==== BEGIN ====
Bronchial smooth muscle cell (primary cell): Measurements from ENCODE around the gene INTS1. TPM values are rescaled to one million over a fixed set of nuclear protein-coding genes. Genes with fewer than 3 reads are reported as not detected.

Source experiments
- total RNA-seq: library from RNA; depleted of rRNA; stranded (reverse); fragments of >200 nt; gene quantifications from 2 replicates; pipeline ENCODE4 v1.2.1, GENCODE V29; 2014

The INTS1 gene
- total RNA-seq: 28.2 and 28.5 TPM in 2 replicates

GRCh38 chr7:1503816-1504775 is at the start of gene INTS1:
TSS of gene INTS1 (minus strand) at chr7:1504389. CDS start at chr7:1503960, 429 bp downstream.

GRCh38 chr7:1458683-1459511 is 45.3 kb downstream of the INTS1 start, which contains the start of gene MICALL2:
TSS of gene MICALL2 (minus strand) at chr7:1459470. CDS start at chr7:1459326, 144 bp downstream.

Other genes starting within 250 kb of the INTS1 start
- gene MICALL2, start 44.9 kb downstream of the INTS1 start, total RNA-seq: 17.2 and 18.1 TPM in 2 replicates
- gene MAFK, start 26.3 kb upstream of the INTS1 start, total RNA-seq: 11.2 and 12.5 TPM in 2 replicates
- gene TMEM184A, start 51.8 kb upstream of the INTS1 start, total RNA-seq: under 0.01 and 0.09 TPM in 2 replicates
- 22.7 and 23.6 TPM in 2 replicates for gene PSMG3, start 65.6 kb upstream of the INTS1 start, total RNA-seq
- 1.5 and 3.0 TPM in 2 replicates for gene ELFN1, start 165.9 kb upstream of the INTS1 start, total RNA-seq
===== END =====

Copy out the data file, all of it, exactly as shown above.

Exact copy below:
Bronchial smooth muscle cell (primary cell): Measurements from ENCODE around the gene INTS1. TPM values are rescaled to one million over a fixed set of nuclear protein-coding genes. Genes with fewer than 3 reads are reported as not detected.

Source experiments
- total RNA-seq: library from RNA; depleted of rRNA; stranded (reverse); fragments of >200 nt; gene quantifications from 2 replicates; pipeline ENCODE4 v1.2.1, GENCODE V29; 2014

The INTS1 gene
- total RNA-seq: 28.2 and 28.5 TPM in 2 replicates

GRCh38 chr7:1503816-1504775 is at the start of gene INTS1:
TSS of gene INTS1 (minus strand) at chr7:1504389. CDS start at chr7:1503960, 429 bp downstream.

GRCh38 chr7:1458683-1459511 is 45.3 kb downstream of the INTS1 start, which contains the start of gene MICALL2:
TSS of gene MICALL2 (minus strand) at chr7:1459470. CDS start at chr7:1459326, 144 bp downstream.

Other genes starting within 250 kb of the INTS1 start
- gene MICALL2, start 44.9 kb downstream of the INTS1 start, total RNA-seq: 17.2 and 18.1 TPM in 2 replicates
- gene MAFK, start 26.3 kb upstream of the INTS1 start, total RNA-seq: 11.2 and 12.5 TPM in 2 replicates
- gene TMEM184A, start 51.8 kb upstream of the INTS1 start, total RNA-seq: under 0.01 and 0.09 TPM in 2 replicates
- 22.7 and 23.6 TPM in 2 replicates for gene PSMG3, start 65.6 kb upstream of the INTS1 start, total RNA-seq
- 1.5 and 3.0 TPM in 2 replicates for gene ELFN1, start 165.9 kb upstream of the INTS1 start, total RNA-seq